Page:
The Village View

Monday, December 29, 2008

Florida, the Next Hotbed of Venture Capital?

My mom is way ahead of the New York Times. For years, she has been sending me any piece (however small) of news about venture capital and Central Florida. Her motives are beyond purely making sure I'm up-to-date on the latest technology investment news; she's on a mission to get me to move back to my home state (for those of you interested I'm a native of Titusville. What you haven't heard of it???) Problem is, I'm a high tech guy (mostly software) and Florida is a hard sell career-wise. There is certainly some activity as well as groups/companies doing interesting things. I had the chance a few years ago to meet with the nice folks from the UCF Technology Incubator. Also, I met with a few folks from an Orlando VC firm when they were in New York.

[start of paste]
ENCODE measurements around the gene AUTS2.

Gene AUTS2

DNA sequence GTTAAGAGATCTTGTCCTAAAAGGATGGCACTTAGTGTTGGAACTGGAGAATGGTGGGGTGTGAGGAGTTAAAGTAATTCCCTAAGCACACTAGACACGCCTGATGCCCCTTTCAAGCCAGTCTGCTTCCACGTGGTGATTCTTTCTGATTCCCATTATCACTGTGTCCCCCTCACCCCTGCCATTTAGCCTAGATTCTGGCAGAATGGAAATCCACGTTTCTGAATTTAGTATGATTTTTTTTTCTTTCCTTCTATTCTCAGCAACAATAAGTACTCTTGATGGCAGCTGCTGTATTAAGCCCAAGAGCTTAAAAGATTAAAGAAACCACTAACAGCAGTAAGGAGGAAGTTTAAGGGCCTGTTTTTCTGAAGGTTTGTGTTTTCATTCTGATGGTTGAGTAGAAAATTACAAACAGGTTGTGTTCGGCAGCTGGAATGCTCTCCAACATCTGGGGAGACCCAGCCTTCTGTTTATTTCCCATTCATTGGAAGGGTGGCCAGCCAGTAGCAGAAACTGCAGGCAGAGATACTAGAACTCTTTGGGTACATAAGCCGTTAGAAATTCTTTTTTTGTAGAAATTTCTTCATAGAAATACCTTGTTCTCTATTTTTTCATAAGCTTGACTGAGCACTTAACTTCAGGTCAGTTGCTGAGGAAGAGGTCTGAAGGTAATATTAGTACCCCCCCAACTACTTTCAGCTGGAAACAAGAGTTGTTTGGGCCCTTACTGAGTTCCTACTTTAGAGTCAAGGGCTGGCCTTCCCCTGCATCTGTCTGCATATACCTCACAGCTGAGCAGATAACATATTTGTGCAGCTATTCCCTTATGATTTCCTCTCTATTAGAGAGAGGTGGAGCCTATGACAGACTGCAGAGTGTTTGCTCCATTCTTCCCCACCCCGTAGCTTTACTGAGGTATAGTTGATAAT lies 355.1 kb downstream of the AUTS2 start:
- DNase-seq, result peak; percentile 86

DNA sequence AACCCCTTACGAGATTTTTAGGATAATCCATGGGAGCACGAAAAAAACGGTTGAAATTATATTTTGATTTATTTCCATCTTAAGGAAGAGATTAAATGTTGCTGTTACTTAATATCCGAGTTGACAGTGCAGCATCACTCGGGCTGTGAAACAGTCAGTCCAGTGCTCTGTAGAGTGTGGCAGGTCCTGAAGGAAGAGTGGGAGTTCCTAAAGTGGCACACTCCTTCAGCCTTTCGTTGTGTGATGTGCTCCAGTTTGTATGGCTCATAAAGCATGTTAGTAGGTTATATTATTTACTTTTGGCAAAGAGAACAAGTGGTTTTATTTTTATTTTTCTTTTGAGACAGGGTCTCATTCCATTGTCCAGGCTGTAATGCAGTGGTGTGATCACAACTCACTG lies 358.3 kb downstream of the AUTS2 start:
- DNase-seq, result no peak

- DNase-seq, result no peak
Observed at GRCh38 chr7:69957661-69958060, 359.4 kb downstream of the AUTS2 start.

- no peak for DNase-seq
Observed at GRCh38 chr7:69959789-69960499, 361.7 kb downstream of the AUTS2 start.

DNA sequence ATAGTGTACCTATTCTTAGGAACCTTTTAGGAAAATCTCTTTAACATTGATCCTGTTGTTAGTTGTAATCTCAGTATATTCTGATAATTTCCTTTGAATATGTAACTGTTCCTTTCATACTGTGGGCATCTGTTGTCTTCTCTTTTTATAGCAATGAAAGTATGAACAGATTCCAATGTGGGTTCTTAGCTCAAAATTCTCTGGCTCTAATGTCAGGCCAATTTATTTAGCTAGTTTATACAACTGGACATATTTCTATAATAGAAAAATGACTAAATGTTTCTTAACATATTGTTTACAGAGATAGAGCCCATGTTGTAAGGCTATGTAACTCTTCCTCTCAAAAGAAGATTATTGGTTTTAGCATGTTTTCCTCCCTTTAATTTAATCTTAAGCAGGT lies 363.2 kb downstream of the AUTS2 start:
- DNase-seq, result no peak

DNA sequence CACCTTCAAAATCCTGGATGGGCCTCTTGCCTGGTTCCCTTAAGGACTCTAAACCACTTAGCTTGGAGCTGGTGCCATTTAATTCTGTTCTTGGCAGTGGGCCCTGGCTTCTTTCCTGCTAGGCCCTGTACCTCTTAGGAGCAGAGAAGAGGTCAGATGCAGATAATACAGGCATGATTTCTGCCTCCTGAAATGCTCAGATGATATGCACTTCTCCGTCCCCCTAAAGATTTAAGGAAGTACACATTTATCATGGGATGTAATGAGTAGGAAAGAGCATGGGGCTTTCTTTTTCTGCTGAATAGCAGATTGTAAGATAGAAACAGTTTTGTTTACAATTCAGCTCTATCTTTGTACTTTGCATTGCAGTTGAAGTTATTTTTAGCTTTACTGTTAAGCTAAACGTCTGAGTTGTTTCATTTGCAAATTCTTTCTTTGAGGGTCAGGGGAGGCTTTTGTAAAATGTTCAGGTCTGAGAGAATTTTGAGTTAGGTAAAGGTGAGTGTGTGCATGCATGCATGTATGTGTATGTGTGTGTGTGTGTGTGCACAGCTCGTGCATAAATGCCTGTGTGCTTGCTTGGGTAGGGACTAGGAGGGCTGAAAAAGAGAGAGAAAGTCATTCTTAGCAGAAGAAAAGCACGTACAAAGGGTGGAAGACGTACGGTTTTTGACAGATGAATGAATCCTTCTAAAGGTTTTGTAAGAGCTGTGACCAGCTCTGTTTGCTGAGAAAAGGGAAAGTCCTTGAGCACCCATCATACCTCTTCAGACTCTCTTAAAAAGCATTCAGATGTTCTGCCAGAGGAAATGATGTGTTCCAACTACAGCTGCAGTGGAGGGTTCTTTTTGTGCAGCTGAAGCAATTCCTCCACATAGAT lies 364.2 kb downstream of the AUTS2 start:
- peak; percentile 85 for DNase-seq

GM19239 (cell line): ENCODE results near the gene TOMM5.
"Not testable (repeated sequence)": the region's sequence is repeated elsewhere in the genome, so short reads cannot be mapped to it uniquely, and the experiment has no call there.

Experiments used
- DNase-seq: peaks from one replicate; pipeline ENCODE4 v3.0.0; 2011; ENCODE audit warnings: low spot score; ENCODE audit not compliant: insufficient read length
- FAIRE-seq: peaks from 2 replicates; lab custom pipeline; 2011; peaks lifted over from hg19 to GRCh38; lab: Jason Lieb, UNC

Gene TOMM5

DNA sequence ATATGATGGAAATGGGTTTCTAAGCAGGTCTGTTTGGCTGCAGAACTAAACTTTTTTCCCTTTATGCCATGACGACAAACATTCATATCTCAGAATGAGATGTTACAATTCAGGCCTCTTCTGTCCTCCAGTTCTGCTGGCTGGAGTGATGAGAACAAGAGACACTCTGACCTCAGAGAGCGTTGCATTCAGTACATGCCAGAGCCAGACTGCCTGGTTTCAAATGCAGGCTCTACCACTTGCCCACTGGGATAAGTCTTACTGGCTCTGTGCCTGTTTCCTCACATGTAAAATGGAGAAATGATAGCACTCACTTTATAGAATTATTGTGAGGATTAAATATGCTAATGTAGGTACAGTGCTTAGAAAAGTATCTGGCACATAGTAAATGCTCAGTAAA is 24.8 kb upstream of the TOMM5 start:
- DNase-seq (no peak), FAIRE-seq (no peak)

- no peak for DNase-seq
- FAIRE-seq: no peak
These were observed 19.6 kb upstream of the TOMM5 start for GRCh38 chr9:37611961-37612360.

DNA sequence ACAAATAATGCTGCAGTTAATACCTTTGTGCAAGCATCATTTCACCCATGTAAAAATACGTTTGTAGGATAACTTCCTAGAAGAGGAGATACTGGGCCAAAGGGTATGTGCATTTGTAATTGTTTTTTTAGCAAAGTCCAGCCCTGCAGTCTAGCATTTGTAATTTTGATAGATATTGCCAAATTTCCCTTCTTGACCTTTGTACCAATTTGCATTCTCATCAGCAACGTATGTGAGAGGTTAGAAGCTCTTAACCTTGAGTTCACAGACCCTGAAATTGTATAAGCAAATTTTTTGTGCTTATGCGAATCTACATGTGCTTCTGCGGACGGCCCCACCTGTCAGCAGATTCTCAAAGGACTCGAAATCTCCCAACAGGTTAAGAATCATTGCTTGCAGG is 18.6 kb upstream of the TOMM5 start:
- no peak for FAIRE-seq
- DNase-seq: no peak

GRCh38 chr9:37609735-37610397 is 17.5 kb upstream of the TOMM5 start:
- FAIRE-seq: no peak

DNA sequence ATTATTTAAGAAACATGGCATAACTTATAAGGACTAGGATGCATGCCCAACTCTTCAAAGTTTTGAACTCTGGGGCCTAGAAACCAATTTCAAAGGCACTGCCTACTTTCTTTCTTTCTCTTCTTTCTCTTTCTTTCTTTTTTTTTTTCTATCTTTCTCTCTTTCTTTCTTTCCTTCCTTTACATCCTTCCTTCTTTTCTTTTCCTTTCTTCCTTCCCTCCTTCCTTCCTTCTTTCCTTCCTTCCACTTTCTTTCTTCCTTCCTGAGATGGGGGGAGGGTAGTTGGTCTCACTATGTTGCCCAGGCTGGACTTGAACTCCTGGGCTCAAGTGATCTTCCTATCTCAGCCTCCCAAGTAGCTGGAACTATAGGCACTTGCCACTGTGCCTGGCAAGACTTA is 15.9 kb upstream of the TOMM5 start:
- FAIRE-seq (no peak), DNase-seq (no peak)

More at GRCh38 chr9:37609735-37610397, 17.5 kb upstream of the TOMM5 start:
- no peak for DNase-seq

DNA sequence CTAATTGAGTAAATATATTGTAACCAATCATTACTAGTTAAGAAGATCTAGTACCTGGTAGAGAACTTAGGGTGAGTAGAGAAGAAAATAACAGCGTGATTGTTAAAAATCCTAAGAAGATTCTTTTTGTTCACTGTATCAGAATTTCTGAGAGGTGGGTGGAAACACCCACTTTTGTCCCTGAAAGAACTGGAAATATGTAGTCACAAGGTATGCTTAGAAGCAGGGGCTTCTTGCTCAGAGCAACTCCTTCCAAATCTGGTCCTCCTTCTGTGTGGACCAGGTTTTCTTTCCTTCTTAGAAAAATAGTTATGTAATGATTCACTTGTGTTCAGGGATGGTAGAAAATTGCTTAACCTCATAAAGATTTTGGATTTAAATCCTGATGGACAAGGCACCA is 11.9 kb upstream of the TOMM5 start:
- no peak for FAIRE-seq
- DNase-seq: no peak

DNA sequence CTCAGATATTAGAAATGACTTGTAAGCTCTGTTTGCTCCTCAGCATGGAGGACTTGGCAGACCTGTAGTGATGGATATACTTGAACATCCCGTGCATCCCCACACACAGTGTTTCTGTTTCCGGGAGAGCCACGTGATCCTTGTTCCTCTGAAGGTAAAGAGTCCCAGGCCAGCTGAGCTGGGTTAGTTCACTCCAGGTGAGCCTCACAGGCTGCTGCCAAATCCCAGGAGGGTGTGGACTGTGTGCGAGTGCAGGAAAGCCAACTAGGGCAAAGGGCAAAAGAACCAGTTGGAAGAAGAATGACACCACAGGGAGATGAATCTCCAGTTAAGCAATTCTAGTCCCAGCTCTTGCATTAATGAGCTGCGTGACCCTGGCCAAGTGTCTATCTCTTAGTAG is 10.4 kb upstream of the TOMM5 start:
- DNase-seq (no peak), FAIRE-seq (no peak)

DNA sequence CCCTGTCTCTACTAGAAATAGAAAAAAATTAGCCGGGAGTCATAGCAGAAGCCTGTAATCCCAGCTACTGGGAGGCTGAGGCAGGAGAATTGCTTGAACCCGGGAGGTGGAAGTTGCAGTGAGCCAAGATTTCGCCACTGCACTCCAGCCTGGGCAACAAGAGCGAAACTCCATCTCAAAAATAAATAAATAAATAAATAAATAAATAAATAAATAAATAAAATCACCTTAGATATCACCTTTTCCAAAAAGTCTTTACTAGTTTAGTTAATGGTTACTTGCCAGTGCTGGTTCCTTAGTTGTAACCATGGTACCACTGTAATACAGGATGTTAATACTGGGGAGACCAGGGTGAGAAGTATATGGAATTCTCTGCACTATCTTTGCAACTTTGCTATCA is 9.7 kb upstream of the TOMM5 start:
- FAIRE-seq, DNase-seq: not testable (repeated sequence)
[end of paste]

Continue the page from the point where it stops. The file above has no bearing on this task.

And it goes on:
Mom had actually sent me notice of the launch of the Florida Opportunity Fund a couple of weeks ago. It will be interesting to see what effect this has on venture capital and entrepreneurship in Florida. For selfish reasons, I hope the money helps to further develop local software companies. That way I could someday come home (and stop paying New York income taxes!)

The state of Florida wants to tap into the billions of venture capital dollars invested in young companies each year. It is seeking venture capital funds in which to invest money from the $29.5 million Florida Opportunity Fund, established by the state to funnel more venture capital to Florida start-ups.

The fund will look for regional and national venture capital funds that have done business in Florida and plan to invest in young Florida companies, particularly those developed at Florida universities and research institutions. Then, the fund will invest portions of its $29.5 million in those funds, with the goal of creating and growing Florida businesses.